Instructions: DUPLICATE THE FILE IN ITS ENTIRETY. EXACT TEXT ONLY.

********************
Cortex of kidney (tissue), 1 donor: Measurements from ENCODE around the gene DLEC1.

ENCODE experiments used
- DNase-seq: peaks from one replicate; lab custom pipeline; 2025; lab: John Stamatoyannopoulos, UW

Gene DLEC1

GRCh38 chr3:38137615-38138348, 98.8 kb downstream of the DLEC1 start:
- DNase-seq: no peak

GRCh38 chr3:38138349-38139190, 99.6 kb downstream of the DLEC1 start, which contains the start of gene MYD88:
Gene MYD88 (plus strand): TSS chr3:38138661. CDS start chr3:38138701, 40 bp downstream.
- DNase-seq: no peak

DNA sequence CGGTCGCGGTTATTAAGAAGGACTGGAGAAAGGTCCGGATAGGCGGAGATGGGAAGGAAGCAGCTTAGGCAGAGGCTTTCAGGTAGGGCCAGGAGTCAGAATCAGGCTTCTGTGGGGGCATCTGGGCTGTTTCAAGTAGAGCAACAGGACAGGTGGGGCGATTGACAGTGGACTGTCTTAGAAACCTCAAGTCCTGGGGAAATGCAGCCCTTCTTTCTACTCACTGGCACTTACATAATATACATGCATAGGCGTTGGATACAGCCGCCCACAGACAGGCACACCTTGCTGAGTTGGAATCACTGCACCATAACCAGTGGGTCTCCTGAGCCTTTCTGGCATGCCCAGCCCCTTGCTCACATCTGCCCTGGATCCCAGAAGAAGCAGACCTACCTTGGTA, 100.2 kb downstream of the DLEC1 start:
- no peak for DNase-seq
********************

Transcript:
Cortex of kidney (tissue), 1 donor: Measurements from ENCODE around the gene DLEC1.

ENCODE experiments used
- DNase-seq: peaks from one replicate; lab custom pipeline; 2025; lab: John Stamatoyannopoulos, UW

Gene DLEC1

GRCh38 chr3:38137615-38138348, 98.8 kb downstream of the DLEC1 start:
- DNase-seq: no peak

GRCh38 chr3:38138349-38139190, 99.6 kb downstream of the DLEC1 start, which contains the start of gene MYD88:
Gene MYD88 (plus strand): TSS chr3:38138661. CDS start chr3:38138701, 40 bp downstream.
- DNase-seq: no peak

DNA sequence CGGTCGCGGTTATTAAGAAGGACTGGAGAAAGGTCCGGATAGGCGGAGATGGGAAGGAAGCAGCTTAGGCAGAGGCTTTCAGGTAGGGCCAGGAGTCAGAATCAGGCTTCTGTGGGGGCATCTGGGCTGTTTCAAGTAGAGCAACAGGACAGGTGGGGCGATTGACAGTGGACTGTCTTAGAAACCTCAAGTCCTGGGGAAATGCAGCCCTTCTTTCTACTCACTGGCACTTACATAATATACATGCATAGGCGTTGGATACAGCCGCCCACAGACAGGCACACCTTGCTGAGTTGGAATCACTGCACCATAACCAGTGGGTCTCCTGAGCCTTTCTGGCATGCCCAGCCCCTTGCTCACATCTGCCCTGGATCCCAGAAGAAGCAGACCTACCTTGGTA, 100.2 kb downstream of the DLEC1 start:
- no peak for DNase-seq